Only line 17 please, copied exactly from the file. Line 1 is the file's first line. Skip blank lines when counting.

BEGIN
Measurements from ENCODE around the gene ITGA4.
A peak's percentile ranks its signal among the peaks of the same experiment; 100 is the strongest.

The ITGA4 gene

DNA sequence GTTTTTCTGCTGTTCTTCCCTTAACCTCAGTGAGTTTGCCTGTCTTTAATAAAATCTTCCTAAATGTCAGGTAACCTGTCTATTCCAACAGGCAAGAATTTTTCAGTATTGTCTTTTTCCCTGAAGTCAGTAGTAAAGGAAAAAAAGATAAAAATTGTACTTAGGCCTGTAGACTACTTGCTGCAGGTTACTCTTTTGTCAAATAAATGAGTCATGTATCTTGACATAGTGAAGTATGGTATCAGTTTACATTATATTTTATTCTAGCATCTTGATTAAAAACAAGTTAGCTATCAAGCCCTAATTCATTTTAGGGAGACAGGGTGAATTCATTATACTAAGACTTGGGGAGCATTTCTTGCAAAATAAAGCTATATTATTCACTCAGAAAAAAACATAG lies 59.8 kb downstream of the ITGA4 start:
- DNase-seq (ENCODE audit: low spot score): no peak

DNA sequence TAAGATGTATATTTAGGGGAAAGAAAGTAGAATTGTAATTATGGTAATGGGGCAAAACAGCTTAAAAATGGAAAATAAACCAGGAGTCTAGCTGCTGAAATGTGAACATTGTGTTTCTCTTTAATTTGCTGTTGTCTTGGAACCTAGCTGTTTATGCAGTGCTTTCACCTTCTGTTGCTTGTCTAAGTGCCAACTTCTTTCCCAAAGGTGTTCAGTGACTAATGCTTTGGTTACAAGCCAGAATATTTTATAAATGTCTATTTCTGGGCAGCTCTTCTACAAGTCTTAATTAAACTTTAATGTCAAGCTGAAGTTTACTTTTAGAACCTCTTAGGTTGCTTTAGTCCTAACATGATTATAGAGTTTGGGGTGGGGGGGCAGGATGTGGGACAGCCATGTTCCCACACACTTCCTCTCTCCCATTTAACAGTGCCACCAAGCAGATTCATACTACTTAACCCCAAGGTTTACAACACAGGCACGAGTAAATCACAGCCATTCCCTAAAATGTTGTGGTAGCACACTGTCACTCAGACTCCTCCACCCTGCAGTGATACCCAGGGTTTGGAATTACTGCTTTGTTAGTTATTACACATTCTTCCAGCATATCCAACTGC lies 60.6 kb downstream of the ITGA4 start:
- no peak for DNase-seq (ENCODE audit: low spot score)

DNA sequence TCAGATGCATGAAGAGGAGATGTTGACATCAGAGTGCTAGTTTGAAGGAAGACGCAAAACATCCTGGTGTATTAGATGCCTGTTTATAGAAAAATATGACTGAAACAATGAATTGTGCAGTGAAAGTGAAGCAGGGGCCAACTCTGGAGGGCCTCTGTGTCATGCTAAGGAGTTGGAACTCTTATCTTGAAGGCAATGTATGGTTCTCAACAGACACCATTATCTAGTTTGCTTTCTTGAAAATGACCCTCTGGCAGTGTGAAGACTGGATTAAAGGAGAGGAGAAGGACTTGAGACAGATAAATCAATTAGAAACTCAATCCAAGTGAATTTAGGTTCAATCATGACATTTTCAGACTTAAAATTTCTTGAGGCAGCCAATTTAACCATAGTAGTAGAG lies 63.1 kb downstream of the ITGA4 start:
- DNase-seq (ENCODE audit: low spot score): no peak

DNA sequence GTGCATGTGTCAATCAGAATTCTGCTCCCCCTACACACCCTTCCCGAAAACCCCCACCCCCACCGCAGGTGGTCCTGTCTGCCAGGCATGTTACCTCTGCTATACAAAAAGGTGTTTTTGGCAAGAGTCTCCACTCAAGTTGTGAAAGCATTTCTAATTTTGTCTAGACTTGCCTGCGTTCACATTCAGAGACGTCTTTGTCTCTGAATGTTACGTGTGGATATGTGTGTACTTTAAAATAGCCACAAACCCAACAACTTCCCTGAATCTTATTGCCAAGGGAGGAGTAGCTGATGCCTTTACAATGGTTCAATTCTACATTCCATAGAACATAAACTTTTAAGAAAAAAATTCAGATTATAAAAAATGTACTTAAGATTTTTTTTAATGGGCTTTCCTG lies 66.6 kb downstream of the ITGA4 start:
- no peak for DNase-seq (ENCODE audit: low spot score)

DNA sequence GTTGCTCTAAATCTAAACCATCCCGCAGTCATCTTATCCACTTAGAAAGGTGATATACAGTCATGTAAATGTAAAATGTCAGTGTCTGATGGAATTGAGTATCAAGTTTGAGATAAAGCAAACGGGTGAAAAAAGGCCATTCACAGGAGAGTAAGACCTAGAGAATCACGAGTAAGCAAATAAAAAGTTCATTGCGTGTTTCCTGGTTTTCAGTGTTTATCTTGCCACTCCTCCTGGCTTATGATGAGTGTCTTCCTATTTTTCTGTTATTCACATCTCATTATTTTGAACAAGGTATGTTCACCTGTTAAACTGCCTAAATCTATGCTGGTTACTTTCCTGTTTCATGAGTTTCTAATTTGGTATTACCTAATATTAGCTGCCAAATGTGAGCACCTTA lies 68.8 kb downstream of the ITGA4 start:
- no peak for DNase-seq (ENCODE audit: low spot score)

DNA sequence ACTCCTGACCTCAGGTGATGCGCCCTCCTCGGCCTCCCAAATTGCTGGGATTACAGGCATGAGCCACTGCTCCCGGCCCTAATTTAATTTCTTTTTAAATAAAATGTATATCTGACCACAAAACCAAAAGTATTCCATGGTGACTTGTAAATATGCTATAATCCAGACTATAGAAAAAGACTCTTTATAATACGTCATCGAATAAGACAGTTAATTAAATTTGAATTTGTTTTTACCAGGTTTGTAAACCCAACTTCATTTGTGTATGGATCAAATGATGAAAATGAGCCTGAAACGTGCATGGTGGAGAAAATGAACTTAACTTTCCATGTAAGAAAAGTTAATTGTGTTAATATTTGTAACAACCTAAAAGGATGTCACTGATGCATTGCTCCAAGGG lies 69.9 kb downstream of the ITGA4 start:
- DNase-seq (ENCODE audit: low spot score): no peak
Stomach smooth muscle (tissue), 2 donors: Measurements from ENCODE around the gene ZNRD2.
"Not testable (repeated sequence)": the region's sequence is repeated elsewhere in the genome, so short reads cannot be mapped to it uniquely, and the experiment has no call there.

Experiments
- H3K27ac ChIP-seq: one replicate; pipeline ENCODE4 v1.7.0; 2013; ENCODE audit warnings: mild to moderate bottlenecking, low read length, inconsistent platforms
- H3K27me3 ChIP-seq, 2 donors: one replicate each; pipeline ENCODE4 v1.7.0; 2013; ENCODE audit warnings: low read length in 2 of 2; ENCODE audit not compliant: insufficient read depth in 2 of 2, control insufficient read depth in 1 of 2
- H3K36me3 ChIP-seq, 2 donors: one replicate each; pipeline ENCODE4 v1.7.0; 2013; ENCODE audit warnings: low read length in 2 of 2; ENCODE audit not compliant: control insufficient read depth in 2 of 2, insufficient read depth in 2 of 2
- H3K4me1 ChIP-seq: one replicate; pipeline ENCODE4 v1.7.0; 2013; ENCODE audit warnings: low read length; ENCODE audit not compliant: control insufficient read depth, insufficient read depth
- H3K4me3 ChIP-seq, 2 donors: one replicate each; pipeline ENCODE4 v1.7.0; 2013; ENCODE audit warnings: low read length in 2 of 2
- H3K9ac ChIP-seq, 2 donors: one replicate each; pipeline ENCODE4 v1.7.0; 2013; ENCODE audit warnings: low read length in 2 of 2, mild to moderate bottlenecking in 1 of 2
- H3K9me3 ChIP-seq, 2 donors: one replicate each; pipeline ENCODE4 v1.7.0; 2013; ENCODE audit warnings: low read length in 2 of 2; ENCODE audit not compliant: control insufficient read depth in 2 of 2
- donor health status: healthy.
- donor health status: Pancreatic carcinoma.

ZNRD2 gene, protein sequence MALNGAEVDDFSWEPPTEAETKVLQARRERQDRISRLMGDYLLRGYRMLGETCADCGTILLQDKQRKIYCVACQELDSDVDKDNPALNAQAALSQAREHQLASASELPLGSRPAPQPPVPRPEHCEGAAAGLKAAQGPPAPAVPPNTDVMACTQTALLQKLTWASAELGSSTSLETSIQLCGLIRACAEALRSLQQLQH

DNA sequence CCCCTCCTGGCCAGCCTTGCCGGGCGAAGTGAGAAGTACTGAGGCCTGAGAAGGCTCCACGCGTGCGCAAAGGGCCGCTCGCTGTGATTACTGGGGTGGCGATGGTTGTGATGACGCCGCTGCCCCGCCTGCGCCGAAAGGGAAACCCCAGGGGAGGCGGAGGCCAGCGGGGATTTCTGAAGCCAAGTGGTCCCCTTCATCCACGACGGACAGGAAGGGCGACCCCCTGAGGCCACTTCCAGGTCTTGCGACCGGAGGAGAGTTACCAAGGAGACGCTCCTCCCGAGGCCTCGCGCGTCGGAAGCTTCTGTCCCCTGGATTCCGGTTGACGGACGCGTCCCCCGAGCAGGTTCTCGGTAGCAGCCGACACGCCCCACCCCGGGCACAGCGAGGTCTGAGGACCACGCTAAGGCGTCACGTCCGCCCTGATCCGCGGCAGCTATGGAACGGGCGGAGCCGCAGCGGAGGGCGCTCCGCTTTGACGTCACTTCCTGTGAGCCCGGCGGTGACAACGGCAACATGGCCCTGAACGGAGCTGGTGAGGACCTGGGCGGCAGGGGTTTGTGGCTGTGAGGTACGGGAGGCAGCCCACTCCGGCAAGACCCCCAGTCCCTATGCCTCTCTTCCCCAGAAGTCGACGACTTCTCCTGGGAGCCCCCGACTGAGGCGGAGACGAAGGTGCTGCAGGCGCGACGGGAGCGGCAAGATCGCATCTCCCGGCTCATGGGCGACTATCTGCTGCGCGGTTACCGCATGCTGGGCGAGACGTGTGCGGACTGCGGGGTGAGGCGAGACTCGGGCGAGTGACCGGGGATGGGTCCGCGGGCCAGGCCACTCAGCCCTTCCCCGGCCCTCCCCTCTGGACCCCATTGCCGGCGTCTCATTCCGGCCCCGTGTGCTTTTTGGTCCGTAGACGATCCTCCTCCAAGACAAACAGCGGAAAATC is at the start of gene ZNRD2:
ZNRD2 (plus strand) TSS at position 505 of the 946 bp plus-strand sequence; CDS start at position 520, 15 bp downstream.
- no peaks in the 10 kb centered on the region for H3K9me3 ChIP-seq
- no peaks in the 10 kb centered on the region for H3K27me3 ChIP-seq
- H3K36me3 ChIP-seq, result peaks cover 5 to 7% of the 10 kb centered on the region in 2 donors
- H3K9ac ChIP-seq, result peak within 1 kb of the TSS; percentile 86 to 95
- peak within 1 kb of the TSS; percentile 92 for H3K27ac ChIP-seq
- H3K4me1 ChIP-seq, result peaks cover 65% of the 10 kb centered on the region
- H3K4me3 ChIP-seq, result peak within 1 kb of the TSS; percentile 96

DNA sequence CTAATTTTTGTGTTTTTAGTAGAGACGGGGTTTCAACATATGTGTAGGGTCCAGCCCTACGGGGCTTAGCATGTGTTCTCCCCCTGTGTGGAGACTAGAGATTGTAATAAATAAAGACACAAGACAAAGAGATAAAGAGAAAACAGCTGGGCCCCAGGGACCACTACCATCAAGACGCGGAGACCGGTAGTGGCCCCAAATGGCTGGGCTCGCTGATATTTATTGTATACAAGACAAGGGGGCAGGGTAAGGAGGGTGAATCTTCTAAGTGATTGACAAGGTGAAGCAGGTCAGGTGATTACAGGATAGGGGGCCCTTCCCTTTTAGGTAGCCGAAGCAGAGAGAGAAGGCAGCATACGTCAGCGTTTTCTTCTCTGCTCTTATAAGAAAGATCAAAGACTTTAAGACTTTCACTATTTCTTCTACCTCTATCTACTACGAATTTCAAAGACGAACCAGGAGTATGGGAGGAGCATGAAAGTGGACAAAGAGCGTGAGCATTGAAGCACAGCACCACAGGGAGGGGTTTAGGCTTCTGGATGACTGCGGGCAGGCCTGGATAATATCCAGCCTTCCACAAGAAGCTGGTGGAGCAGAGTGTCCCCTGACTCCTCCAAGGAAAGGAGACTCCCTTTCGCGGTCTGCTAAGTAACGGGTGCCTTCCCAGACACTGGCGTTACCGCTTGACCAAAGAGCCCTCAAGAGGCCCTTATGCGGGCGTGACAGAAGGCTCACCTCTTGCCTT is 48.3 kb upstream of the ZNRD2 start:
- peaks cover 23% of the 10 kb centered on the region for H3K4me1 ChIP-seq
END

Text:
"Not testable (repeated sequence)": the region's sequence is repeated elsewhere in the genome, so short reads cannot be mapped to it uniquely, and the experiment has no call there.